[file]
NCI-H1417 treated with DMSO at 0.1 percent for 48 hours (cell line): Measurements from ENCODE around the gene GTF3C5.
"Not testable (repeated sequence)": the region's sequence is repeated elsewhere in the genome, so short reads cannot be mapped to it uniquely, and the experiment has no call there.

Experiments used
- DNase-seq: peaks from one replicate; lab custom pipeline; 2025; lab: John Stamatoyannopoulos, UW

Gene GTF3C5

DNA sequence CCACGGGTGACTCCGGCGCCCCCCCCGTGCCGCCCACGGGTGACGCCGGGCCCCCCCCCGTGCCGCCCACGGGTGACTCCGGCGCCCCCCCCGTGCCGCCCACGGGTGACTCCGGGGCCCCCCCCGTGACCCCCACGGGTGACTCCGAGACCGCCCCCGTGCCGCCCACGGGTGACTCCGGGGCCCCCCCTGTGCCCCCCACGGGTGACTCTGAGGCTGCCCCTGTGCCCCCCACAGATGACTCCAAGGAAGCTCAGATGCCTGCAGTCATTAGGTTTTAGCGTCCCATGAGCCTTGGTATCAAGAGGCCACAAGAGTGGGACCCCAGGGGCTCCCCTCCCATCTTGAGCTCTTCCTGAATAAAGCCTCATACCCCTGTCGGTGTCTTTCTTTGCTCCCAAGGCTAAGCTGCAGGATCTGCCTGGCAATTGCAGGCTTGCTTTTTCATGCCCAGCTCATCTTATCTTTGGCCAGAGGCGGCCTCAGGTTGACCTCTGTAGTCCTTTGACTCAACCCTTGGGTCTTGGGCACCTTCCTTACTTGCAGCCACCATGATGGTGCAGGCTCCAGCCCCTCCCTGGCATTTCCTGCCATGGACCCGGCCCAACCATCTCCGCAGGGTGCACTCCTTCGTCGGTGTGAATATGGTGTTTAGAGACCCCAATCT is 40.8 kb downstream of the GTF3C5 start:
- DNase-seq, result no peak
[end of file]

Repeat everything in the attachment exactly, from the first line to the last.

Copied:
NCI-H1417 treated with DMSO at 0.1 percent for 48 hours (cell line): Measurements from ENCODE around the gene GTF3C5.
"Not testable (repeated sequence)": the region's sequence is repeated elsewhere in the genome, so short reads cannot be mapped to it uniquely, and the experiment has no call there.

Experiments used
- DNase-seq: peaks from one replicate; lab custom pipeline; 2025; lab: John Stamatoyannopoulos, UW

Gene GTF3C5

DNA sequence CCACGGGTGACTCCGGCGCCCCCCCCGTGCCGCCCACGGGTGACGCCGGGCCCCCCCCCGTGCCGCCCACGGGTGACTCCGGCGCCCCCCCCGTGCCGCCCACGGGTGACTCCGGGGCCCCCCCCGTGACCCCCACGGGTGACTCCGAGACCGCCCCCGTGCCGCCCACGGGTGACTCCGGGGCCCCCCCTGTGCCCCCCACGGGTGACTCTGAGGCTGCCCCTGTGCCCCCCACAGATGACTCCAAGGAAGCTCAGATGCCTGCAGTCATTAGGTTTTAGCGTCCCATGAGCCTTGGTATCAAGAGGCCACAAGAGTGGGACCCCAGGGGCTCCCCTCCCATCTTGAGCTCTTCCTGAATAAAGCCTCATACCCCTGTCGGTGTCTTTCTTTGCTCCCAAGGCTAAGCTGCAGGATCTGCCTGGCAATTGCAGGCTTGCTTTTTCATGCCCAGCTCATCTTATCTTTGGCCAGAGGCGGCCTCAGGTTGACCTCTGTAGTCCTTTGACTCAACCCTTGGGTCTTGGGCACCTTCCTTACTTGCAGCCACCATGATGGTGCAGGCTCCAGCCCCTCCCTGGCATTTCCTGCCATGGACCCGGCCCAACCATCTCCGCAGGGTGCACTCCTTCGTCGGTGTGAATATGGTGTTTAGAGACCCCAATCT is 40.8 kb downstream of the GTF3C5 start:
- DNase-seq, result no peak